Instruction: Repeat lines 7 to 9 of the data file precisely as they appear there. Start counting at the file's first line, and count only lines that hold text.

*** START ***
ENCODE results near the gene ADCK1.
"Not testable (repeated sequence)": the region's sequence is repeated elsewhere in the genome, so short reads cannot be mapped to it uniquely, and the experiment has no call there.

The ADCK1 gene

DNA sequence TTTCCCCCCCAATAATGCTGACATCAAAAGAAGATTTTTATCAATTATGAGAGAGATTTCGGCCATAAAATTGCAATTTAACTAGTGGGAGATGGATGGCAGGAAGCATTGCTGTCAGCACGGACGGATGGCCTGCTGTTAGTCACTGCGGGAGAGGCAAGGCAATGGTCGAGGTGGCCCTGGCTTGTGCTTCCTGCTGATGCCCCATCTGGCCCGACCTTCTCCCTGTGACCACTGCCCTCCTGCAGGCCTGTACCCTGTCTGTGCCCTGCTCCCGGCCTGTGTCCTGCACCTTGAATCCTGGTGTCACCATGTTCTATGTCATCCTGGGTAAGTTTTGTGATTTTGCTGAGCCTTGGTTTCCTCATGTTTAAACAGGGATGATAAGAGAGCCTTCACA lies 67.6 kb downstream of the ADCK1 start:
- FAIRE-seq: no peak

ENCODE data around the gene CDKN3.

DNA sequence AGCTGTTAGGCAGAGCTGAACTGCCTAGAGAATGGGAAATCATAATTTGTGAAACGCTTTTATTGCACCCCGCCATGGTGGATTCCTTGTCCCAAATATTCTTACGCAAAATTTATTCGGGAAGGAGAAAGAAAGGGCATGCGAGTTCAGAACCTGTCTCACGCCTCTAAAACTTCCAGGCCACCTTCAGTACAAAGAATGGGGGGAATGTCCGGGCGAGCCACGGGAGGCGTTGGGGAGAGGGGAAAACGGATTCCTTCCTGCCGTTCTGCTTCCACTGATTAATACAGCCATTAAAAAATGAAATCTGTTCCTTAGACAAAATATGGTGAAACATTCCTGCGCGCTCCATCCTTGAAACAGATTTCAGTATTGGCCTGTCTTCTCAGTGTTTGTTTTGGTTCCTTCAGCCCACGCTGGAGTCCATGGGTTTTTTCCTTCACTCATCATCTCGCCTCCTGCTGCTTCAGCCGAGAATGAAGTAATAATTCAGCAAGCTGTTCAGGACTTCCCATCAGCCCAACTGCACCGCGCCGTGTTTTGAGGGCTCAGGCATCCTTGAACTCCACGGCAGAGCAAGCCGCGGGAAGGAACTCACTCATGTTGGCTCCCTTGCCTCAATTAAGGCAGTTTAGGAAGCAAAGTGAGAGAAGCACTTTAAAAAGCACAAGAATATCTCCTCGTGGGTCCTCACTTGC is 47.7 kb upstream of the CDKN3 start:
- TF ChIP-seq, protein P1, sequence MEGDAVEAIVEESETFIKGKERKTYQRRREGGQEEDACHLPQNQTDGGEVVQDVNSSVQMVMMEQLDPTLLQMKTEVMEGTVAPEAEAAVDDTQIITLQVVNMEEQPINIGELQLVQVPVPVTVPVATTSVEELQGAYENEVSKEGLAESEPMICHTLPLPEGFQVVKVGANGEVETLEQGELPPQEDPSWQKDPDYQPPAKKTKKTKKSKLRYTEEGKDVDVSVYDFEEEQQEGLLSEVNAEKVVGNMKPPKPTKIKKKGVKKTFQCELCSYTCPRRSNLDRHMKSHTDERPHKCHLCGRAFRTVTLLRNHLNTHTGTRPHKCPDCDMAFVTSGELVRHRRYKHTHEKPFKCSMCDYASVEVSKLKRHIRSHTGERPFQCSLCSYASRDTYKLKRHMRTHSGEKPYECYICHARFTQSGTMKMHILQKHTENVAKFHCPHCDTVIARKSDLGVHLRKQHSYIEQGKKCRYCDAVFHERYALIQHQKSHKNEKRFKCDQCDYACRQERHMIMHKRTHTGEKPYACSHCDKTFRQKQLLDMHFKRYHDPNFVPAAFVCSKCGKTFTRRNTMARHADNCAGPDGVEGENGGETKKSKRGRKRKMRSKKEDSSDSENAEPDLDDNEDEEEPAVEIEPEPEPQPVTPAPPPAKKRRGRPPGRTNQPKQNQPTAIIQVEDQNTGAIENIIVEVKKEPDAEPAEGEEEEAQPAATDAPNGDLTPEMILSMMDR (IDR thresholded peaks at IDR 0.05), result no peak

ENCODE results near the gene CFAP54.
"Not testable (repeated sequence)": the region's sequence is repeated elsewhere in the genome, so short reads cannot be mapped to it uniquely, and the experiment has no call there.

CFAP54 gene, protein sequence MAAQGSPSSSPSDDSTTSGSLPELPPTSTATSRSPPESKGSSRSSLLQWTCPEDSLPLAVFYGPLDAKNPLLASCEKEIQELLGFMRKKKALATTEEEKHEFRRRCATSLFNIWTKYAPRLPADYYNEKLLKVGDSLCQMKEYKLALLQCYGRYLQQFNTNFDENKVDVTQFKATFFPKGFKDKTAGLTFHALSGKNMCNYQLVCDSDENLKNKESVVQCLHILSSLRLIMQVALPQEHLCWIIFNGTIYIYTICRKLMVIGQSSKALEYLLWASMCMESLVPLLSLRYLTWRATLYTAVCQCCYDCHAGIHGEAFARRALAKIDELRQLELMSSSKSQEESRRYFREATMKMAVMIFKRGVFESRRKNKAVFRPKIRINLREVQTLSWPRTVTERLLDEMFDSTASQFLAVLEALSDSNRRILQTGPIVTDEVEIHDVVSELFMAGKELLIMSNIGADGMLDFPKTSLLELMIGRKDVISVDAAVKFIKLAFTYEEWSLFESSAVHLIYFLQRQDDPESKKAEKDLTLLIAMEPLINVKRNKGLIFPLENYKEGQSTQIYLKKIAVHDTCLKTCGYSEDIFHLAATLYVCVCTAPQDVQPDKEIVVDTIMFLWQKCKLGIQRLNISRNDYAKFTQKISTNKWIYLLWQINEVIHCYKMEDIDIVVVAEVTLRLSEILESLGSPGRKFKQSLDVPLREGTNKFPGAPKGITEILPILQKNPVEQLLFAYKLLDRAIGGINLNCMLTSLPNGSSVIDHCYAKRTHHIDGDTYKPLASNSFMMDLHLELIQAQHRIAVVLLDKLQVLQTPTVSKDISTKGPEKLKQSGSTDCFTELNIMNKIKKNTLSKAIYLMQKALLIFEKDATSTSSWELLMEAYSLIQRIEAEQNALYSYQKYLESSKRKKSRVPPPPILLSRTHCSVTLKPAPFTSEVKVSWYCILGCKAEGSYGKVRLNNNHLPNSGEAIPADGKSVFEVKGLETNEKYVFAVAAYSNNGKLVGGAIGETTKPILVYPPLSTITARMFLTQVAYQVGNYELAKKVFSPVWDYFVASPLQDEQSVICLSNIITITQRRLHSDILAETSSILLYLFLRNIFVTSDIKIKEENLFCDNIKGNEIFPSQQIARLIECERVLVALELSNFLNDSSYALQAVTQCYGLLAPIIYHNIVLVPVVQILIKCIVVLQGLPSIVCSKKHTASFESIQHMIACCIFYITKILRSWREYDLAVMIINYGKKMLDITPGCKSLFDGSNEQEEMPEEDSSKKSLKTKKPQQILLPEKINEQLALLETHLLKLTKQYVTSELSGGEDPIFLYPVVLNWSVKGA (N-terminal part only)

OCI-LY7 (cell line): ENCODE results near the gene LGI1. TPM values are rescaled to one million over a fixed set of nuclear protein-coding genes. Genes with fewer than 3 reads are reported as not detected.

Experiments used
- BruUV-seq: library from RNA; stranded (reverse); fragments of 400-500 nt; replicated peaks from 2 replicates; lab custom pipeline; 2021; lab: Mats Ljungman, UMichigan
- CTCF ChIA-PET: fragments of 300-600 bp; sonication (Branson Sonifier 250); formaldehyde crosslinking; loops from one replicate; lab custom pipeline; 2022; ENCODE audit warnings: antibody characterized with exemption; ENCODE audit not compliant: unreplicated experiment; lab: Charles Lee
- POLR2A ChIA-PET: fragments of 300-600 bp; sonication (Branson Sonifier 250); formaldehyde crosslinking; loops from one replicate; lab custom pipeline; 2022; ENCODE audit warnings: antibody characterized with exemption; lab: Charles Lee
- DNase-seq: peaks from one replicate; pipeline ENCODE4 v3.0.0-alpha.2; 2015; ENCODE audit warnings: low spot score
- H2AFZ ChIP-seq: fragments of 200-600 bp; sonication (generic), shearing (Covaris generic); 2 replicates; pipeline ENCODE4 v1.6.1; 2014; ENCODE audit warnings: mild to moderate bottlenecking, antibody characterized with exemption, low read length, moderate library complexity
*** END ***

DNA sequence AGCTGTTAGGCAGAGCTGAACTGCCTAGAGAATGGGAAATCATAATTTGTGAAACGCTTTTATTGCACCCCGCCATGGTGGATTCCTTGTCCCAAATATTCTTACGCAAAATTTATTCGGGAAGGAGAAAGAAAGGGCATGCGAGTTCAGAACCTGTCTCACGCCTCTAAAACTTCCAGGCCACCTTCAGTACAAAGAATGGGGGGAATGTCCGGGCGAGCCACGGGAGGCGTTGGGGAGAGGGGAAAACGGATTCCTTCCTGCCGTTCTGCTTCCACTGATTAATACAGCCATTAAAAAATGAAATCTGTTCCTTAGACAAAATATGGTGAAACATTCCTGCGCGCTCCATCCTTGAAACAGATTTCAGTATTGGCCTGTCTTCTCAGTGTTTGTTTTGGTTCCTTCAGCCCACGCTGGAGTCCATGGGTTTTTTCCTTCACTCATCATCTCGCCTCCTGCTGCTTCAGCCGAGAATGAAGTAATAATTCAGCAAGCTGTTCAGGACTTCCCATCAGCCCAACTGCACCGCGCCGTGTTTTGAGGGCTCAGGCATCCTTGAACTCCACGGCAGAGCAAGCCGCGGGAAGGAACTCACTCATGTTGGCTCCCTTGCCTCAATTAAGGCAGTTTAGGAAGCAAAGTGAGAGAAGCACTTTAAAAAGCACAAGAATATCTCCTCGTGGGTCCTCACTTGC is 47.7 kb upstream of the CDKN3 start:
- TF ChIP-seq, protein P1, sequence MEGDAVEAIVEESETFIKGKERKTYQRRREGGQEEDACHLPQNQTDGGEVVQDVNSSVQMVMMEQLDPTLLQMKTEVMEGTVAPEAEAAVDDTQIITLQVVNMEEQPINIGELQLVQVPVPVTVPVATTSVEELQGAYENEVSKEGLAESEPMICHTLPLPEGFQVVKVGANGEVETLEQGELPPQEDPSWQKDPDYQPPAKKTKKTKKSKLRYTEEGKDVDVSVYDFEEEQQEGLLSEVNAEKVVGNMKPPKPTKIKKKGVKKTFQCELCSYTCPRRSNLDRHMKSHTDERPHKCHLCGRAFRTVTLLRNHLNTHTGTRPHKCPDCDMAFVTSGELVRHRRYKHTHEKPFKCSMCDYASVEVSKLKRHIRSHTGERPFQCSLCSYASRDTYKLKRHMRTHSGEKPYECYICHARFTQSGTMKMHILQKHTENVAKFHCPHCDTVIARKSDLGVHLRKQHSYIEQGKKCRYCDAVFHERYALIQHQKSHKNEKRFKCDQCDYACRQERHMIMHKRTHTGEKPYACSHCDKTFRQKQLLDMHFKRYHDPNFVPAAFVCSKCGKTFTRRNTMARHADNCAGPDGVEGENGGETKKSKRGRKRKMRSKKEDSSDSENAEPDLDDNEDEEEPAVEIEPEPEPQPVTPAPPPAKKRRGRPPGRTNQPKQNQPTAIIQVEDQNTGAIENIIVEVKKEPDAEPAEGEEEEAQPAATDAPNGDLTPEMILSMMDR (IDR thresholded peaks at IDR 0.05), result no peak

ENCODE results near the gene CFAP54.